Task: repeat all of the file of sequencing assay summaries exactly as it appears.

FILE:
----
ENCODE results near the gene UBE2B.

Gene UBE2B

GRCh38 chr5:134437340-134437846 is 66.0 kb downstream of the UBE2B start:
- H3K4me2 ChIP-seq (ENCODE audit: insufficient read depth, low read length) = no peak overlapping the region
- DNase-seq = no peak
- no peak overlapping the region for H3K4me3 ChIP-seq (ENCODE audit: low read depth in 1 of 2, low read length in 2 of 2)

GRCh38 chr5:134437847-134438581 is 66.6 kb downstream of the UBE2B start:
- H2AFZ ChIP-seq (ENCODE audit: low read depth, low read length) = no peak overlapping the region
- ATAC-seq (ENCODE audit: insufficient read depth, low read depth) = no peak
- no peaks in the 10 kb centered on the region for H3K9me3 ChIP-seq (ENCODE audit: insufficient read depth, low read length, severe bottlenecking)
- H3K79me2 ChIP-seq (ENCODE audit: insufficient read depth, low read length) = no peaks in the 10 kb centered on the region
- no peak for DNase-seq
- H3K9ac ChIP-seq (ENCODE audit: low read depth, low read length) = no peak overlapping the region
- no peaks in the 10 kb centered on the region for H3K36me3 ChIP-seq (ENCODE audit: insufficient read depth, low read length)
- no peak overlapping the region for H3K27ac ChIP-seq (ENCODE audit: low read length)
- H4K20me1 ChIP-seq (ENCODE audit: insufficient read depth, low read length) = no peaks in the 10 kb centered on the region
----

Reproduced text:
ENCODE results near the gene UBE2B.

Gene UBE2B

GRCh38 chr5:134437340-134437846 is 66.0 kb downstream of the UBE2B start:
- H3K4me2 ChIP-seq (ENCODE audit: insufficient read depth, low read length) = no peak overlapping the region
- DNase-seq = no peak
- no peak overlapping the region for H3K4me3 ChIP-seq (ENCODE audit: low read depth in 1 of 2, low read length in 2 of 2)

GRCh38 chr5:134437847-134438581 is 66.6 kb downstream of the UBE2B start:
- H2AFZ ChIP-seq (ENCODE audit: low read depth, low read length) = no peak overlapping the region
- ATAC-seq (ENCODE audit: insufficient read depth, low read depth) = no peak
- no peaks in the 10 kb centered on the region for H3K9me3 ChIP-seq (ENCODE audit: insufficient read depth, low read length, severe bottlenecking)
- H3K79me2 ChIP-seq (ENCODE audit: insufficient read depth, low read length) = no peaks in the 10 kb centered on the region
- no peak for DNase-seq
- H3K9ac ChIP-seq (ENCODE audit: low read depth, low read length) = no peak overlapping the region
- no peaks in the 10 kb centered on the region for H3K36me3 ChIP-seq (ENCODE audit: insufficient read depth, low read length)
- no peak overlapping the region for H3K27ac ChIP-seq (ENCODE audit: low read length)
- H4K20me1 ChIP-seq (ENCODE audit: insufficient read depth, low read length) = no peaks in the 10 kb centered on the region